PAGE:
200/1: The Story of The Vegas Golden Knights

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In my years of watching sport, I’ve seen a lot of incredible things.

I’ve seen Brawn Grand Prix emerge from the ashes of Honda and win both Formula One championships in their only year of competition. I’ve seen Lewis Hamilton win the World Championship on the last corner of the last race of the season. I’ve seen Toyota retire from the lead of the Le Mans 24 hours with barely five minutes to go. I was watching when the Patriots came back from a 25 point deficit to win Super Bowl LI.

But what has been going on in the National Hockey League this season, with the remarkable Vegas Golden Knights, perhaps surpasses everything. At the time of writing, there’s every indication that the story could become yet more extraordinary.

The Vegas Golden Knights became the 31st team in the NHL, and started play in October. Their roster had been formed through an expansion draft, whereby they could select one player from each of the other teams that had not been protected. They were, in essence, cast-offs. Players who had never lived up to expectations previously, or aging players who were perceived to be past their prime were among those selected.

Photo by Michael Miller (photo used under the Creative Commons Attribution-Share Alike 4.0 International license)

Other teams even struck deals with Vegas, offering the team draft picks if they chose one player over another they considered more valuable.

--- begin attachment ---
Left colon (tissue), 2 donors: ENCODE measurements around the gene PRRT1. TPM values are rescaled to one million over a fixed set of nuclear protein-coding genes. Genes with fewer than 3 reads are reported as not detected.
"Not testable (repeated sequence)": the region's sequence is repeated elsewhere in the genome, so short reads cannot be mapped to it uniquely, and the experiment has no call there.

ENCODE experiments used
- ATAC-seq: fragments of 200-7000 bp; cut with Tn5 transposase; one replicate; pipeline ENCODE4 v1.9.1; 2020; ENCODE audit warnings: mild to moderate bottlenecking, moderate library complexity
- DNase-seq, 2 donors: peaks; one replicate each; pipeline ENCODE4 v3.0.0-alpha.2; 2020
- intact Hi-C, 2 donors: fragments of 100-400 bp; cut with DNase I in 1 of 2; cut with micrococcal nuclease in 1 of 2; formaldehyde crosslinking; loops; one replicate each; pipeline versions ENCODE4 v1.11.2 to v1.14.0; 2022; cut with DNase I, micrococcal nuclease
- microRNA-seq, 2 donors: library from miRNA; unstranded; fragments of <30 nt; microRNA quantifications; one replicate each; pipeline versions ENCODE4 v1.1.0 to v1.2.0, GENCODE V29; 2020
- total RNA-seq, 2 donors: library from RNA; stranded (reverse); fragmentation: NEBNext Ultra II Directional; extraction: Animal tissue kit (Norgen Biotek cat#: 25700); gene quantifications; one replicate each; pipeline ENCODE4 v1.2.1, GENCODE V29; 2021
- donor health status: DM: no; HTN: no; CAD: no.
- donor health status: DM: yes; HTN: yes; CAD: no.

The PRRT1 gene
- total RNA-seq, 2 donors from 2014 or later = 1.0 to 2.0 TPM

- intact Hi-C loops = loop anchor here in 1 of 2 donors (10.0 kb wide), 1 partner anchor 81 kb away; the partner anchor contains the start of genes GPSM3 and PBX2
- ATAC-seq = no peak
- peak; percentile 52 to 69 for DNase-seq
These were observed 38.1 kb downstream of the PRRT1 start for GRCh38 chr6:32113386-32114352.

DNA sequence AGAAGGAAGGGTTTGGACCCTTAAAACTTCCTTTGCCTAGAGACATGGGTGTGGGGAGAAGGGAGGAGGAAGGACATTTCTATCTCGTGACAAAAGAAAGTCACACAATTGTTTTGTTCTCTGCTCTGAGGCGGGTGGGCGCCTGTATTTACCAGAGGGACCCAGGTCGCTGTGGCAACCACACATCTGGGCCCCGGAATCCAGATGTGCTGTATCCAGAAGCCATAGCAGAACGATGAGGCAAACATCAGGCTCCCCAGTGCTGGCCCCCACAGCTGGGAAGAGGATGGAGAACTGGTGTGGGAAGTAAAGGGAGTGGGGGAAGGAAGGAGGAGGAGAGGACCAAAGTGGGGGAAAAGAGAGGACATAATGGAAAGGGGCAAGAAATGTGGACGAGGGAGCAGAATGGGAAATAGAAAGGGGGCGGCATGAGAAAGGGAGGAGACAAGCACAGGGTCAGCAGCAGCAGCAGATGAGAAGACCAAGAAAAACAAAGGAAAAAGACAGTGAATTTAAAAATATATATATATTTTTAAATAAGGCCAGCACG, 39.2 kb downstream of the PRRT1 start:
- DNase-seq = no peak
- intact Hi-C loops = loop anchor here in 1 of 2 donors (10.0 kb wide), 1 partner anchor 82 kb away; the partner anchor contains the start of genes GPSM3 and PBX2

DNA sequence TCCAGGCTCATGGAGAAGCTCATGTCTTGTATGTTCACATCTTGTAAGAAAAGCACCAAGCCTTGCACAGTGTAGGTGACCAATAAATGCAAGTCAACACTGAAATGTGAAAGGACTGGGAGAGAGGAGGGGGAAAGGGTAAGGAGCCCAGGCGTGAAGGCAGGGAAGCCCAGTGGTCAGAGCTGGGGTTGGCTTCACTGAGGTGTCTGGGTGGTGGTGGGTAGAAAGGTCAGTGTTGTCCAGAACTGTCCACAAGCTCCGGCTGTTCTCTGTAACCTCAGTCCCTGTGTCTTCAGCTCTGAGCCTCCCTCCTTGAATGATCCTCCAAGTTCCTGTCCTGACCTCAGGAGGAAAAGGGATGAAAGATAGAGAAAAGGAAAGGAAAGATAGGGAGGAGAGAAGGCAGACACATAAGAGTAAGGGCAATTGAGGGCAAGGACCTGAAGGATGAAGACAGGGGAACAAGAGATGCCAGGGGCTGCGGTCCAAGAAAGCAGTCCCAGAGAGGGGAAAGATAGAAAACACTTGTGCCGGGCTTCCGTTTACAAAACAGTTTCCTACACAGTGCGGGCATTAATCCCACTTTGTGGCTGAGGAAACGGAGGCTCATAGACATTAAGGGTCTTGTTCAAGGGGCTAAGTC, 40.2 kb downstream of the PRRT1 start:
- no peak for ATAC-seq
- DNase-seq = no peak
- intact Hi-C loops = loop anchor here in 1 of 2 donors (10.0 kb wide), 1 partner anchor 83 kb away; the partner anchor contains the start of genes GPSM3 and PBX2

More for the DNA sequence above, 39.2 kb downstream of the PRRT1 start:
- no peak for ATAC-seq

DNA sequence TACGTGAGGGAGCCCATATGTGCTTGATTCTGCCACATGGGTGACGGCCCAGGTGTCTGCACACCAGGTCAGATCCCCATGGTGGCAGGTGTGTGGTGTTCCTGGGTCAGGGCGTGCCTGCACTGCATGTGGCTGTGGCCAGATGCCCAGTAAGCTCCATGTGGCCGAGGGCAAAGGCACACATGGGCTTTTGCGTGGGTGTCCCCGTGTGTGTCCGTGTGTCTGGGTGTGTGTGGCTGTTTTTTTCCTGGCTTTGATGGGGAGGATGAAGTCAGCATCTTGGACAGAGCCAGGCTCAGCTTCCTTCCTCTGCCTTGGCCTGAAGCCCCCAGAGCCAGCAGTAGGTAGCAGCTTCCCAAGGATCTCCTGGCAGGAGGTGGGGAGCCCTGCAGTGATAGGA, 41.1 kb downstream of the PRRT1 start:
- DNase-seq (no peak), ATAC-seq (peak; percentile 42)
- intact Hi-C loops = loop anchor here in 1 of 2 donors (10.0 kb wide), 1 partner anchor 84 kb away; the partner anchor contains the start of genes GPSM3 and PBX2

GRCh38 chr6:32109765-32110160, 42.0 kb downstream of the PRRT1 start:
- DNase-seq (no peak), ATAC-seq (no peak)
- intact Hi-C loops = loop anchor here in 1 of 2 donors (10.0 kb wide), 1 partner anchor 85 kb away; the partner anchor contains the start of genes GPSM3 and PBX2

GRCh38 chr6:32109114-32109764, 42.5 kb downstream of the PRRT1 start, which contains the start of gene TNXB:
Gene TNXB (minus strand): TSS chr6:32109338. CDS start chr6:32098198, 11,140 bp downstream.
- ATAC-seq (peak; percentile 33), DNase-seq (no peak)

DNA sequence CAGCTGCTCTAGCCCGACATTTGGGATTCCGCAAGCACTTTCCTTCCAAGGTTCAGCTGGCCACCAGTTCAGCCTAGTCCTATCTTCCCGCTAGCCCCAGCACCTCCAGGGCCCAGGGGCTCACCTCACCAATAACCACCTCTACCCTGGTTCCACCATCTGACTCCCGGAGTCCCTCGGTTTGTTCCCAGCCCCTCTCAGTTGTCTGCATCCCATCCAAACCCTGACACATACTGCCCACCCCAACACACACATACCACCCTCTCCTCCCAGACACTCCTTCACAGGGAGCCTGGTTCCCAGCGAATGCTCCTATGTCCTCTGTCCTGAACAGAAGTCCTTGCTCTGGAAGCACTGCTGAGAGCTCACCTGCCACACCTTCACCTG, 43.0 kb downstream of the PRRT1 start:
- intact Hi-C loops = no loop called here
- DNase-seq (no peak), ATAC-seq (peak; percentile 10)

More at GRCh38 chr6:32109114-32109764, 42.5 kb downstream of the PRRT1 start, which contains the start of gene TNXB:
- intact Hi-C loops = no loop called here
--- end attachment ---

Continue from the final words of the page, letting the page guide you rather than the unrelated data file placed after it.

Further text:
There were some exceptions, of course. Marc-Andre Fleury, a three time Stanley Cup Champion with the Pittsburgh Penguins, was expected to be the cornerstone of the franchise. The Penguins would’ve liked to have kept Fleury, but elected to keep their younger goal tender instead.

The general consensus was this: the Vegas Golden Knights, with this roster, was a team that was going nowhere fast. Expectations were low - pundits predicted them to be one of the worst teams in the league, a doormat for the other 30 teams to wipe their feet on. Indeed, even within the team, expectations were modest. The General Manager publicly declared a target of making the playoffs within three years, and winning the Stanley Cup in six.

Nobody had any idea of just how wrong they would turn out to be.

Immediately prior to the start of the season, Vegas, and America as a whole, was rocked by the deadliest mass shooting in the country’s history. Stephen Paddock opened fire on concert goers, killing 58 and injuring over 400.